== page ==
Simpson v. Lee County, Alabama et al (INMATE 1)
ORDER adopting the 21 Recommendation; overruling the 24 Objection; granting the 16 Motion to Dismiss. Signed by Chief Judge William Keith Watkins on 6/21/2011. (br, )
IN THE DISTRICT COURT OF THE UNITED STATES
FOR THE MIDDLE DISTRICT OF ALABAMA
LEE COUNTY, ALABAMA, et al.,
CASE NO. 3:10-CV-908-WKW
On May 5, 2011, the Magistrate Judge filed a Recommendation (Doc. # 21) that
this court grant Defendants’ Motion to Dismiss (Doc. # 16) Plaintiff’s 42 U.S.C. §
(Doc. # 1.)
Plaintiff has filed a timely Objection to the
Recommendation. (Doc. # 24.) Defendants have filed a Response. (Doc. # 25.) The
court reviews de novo the portion of the Recommendation to which the Objection
applies. 28 U.S.C. § 636(b)(1). For the reasons that follow, the Objection is due to
be overruled and the Recommendation adopted.
Plaintiff’s first objection is to the Magistrate Judge’s conclusion that “[a]ll the
elements of res judicata are met under Alabama law and [Plaintiff’s] claims are
precluded.” (Doc. # 21, at 9.) Prior to filing this lawsuit, Mr. Simpson was a named
plaintiff in a civil action filed in Lee County Circuit Court, in which he and other
plaintiffs asserted various state law claims against the same defendants based on the
same incident. (Doc. # 16, Attach. 1; Compl., at 5-6.) Although much of Plaintiff’s
objection to the res judicata finding falls under his heading “Statute of Limitations,”
his argument is essentially that, as an incarcerated prisoner, he was unable to attend
the May 3, 2010 court hearing, at which his claim was dismissed with prejudice for
failing to appear and failing to respond to the state court defendants’ motion to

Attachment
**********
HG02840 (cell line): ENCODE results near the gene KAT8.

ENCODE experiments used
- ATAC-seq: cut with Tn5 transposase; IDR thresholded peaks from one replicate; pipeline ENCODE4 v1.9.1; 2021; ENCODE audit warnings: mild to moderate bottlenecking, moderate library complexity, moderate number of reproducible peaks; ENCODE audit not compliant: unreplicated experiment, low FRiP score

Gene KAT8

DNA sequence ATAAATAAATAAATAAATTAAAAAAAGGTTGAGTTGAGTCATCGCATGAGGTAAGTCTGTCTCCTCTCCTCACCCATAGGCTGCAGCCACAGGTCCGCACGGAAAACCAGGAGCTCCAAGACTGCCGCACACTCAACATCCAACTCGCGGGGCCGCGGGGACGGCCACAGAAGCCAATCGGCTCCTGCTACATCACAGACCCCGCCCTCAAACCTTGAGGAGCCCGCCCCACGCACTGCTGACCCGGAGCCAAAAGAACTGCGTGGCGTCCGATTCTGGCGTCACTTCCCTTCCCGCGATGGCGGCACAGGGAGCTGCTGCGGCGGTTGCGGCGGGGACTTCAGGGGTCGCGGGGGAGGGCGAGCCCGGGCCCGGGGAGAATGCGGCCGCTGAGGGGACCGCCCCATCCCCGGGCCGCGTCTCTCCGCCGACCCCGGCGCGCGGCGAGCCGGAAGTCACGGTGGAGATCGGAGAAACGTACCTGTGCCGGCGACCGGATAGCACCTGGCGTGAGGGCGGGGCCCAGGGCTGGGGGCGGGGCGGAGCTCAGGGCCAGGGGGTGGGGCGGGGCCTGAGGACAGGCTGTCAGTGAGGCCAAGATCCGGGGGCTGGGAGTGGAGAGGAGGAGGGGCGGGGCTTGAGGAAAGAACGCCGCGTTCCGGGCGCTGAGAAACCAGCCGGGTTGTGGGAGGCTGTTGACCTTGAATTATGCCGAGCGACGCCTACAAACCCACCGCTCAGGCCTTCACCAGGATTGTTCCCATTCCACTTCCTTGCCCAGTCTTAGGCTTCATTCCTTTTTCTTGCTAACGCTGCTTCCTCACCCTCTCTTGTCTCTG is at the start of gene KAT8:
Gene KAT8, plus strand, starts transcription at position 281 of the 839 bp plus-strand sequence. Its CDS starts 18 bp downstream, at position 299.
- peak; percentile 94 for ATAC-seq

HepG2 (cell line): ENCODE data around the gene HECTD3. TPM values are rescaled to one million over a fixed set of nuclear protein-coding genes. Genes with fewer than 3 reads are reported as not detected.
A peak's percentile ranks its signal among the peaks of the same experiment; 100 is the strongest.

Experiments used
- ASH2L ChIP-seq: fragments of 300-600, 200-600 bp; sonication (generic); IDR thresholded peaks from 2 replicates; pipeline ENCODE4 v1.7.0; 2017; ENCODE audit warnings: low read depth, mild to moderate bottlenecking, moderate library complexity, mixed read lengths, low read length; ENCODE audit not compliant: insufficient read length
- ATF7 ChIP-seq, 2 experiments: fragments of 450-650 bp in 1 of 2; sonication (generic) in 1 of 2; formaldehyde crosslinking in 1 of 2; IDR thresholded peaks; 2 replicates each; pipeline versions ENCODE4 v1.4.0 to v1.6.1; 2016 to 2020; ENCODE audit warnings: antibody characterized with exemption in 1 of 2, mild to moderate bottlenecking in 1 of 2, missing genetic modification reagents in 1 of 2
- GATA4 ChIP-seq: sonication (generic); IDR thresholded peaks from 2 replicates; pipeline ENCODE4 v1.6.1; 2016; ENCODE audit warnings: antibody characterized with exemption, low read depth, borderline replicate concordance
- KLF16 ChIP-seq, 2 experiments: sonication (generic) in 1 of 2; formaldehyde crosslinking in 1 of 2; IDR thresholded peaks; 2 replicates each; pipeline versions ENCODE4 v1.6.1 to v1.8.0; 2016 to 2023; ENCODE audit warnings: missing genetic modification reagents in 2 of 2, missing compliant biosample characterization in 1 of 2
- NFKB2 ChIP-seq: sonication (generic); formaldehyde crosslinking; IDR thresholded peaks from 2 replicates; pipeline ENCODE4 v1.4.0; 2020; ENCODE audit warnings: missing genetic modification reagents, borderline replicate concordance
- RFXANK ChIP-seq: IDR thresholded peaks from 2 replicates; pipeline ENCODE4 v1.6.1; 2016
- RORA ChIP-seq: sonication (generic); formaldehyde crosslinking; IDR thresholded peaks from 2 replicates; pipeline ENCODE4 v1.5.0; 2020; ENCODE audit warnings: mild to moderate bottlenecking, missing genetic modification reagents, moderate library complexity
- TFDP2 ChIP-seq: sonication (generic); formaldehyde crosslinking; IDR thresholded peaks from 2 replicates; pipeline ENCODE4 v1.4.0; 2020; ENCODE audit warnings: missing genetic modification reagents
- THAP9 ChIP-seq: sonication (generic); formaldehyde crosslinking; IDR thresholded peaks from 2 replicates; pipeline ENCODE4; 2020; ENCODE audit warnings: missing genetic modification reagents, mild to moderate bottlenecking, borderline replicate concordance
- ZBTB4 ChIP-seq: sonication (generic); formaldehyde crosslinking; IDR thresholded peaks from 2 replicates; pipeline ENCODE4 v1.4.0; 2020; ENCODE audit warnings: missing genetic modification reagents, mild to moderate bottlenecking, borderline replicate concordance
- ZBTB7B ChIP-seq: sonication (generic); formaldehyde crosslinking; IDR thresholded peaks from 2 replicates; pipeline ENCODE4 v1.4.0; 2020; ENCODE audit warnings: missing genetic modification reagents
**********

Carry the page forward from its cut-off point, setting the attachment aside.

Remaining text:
Plaintiff first argues that the state court judgment should not receive preclusive
effect because he was not offered transportation to the May 3, 2010 hearing to oppose
dismissal of the case. However, Plaintiff concedes that he received an order from the
state court several days prior to the May 3, 2010 hearing, which authorized Plaintiff
to attend the hearing but required him to make transportation arrangements with the
Sheriff’s Department and pay for such transportation. (Doc. # 24, at 5.) Based on
Plaintiff’s absence at the hearing, it is evident that Plaintiff made no such
arrangements. Furthermore, the court is unaware of any right of a prisoner to have the
state pay for transportation to court for a civil case in which the prisoner is a plaintiff.
See, e.g., Manning v. Tefft, 839 F. Supp. 126, 130 (D.R.I. 1994) (“[G]enerally
speaking, a prisoner who is a plaintiff in a civil case must bear the cost of transporting
himself to the place of trial and is not entitled to have that cost paid by the
It appears that the rest of Plaintiff’s res judicata argument is directed at the first
element of the res judicata defense, that the state court’s order of dismissal was not
“on the merits” since Plaintiff never responded or appeared at the hearing. This
argument is without merit because the state court dismissed the case with prejudice.
See Hammermill Paper Co. v. Montreal Boyette Sandlin Day, 336 So. 2d 166, 168
(Ala. 1976) (holding that “[d]ismissal with prejudice of the prior action was an
adjudication on its merits”); Gonzalez, LLC v. DiVincenti, 844 So. 2d 1196, 1203
(Ala. 2002) (same) (citing Hammermill Paper Co.).
Statute of Limitations
Plaintiff also objects to the Magistrate Judge’s conclusion that his claims are
barred by the statute of limitations, arguing that the limitations period should have
been tolled “in order to prevent a total miscarriage of justice . . . .” (Doc. # 24, at 4.)
The “miscarriage of justice” invoked by Plaintiff appears to be his contention that his
failure to appear at the state court May 3, 2010 hearing was “[t]hrough no fault of his
own.” (Doc. # 24, at 5.) As discussed above, a prisoner is not entitled to have the
government pay for transportation to and from a hearing in a civil case in which he is
a plaintiff. See Manning, 839 F. Supp. at 130. Plaintiff’s tolling argument is due to
Finally, because the court concludes that Plaintiff’s Complaint is precluded by
res judicata and barred by the statute of limitations, there is no need to address
Plaintiff’s contentions regarding the proper defendants for § 1983 relief.
Accordingly, it is ORDERED:
The Magistrate Judge’s Recommendation (Doc. # 21) is ADOPTED;
Plaintiff’s Objection (Doc. # 24) is OVERRULED; and
Defendants’ Motion to Dismiss (Doc. # 16) is GRANTED.
An appropriate judgment will be entered.
DONE this 21st day of June, 2011.
/s/ W. Keith Watkins
CHIEF UNITED STATES DISTRICT JUDGE
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